1963 Between 1959 and 1963, CFN's turnover had risen by 41 per cent. Seventy per cent of this turnover is in foreign markets.

1964 Queen Juliana invites company representatives to her birthday celebrations. At the end of the year, protracted negotiations end successfully with the acquisition of American Flavorex Co Inc of Baltimore and Los Angeles.

1965 The company on its 60th anniversary has 21 subsidiary companies, including 10 in Europe, 5 in Asia and 3 in America. It supplies 160 different fields of industry. A sculpture to mark the anniversary - depicting "working together" - is unveiled in the town within the Naarden Vesting, or fortress. At this time, for every two employees engaged in production at Naarden, three were in the laboratories, two were in marketing, two were in technical, and three were in administrative. There were about 180 employees at Naarden, compared with 100 in 1955.

1966 CFN's first Corporate Conference is held. It was nicknamed the "Vatican Council".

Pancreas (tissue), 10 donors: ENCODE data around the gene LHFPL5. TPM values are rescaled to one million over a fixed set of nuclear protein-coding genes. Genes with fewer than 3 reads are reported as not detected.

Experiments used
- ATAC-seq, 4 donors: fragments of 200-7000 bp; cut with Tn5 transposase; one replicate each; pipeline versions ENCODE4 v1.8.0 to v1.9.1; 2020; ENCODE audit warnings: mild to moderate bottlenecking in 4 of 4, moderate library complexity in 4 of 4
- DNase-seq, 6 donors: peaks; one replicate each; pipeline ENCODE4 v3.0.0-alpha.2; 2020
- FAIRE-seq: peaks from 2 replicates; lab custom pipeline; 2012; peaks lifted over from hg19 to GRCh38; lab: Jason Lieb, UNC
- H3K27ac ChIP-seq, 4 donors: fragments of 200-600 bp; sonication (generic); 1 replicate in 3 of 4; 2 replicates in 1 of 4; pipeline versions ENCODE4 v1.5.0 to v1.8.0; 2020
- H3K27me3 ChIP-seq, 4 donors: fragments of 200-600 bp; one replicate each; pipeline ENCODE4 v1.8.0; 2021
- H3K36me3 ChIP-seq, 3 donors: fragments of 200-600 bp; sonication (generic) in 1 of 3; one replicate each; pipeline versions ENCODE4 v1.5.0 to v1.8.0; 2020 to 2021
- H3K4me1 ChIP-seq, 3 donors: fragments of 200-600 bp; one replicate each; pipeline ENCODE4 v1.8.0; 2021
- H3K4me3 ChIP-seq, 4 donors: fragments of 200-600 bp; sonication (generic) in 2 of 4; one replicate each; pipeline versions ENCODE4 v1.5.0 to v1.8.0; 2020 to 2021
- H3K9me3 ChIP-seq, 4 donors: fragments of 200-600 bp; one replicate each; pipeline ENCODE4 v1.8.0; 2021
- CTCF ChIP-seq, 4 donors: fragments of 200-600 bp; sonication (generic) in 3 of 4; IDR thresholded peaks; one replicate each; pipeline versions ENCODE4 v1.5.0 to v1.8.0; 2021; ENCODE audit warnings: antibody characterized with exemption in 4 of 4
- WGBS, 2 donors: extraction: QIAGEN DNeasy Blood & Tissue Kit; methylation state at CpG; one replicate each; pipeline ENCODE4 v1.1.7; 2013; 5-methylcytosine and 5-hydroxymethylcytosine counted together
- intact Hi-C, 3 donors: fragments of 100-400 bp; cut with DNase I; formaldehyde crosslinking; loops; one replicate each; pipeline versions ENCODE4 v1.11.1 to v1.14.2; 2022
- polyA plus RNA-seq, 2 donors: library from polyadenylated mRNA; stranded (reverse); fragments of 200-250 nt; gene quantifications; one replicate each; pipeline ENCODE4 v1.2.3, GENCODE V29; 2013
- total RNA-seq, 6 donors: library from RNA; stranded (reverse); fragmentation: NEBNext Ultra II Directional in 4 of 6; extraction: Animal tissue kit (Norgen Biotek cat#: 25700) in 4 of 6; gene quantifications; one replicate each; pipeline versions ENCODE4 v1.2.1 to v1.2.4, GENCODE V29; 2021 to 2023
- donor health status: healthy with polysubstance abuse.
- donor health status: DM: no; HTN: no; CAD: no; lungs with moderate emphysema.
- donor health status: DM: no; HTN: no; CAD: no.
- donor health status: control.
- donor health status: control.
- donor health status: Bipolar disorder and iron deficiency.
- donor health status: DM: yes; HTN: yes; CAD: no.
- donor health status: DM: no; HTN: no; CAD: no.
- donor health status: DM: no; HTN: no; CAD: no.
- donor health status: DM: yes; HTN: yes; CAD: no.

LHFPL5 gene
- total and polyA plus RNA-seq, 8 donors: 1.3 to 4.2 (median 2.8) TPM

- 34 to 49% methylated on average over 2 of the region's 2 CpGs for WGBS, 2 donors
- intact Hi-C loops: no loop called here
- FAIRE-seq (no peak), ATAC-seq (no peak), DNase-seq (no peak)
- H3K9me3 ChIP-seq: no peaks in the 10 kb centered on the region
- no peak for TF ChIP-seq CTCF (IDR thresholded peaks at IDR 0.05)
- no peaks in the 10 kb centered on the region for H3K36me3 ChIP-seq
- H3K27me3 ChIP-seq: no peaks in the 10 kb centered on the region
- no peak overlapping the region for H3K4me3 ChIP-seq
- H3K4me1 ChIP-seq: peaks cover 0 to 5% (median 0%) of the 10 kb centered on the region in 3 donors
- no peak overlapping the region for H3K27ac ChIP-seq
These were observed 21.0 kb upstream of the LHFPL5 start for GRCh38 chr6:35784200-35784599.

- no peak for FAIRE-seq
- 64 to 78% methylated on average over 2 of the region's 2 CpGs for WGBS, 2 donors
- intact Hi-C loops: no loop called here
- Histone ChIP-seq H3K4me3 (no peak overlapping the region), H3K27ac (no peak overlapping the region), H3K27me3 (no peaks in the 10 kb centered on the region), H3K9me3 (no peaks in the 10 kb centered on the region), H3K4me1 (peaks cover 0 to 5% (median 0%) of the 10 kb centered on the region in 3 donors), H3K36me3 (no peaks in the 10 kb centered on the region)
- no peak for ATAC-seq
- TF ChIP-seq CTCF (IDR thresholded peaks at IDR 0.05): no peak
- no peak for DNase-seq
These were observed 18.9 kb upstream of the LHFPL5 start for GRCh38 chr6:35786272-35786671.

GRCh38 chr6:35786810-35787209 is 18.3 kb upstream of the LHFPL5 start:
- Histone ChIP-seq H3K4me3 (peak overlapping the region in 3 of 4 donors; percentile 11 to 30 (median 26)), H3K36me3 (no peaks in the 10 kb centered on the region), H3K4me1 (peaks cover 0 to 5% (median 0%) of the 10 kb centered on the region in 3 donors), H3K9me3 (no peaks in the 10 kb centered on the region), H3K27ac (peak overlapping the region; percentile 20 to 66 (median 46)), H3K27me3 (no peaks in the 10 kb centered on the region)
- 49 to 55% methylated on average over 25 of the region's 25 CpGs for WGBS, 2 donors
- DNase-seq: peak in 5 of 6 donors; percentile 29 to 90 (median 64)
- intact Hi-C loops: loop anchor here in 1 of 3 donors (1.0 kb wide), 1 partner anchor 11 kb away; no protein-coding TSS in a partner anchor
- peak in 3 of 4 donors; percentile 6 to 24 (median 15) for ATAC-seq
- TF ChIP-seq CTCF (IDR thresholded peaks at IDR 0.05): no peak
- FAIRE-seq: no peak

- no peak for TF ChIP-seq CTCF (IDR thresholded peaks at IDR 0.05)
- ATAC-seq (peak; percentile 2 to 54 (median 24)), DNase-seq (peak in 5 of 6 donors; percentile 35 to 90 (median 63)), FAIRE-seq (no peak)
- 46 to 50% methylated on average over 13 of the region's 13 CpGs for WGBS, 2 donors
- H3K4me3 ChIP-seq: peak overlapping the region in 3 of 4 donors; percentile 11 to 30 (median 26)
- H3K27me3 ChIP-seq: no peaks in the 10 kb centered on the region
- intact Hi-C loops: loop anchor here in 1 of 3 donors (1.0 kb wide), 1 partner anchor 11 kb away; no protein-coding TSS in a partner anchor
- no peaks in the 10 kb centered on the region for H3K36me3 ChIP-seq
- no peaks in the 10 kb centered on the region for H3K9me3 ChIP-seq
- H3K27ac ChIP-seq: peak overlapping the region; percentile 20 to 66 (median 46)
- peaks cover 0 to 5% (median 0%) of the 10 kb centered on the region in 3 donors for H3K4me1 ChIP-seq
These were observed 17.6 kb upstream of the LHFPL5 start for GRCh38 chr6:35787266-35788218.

1967 Fragrance activities are started in the USA.

1968 Van Leepen & Co is acquired and a subsidiary is launched in Italy. Also in the same year, caffeine production is stopped because of high raw materials costs and Coca-Cola now has its own supplies. This marks a retreat by Naarden from the bulk sector. Flavourings and scents are to become the focus.

1969 An installation for the production of aroma chemicals is commissioned at Naarden.

1970 Mr Van Dorp senior dies. Glycerine distillation ends, marking the completion of the move to scents and flavourings. The first employee shareholding programme is launched.

1972 The partnership structure of the company is changed so that N.V. Chemische Fabriek "Naarden" becomes a holding company, Naarden International N.V.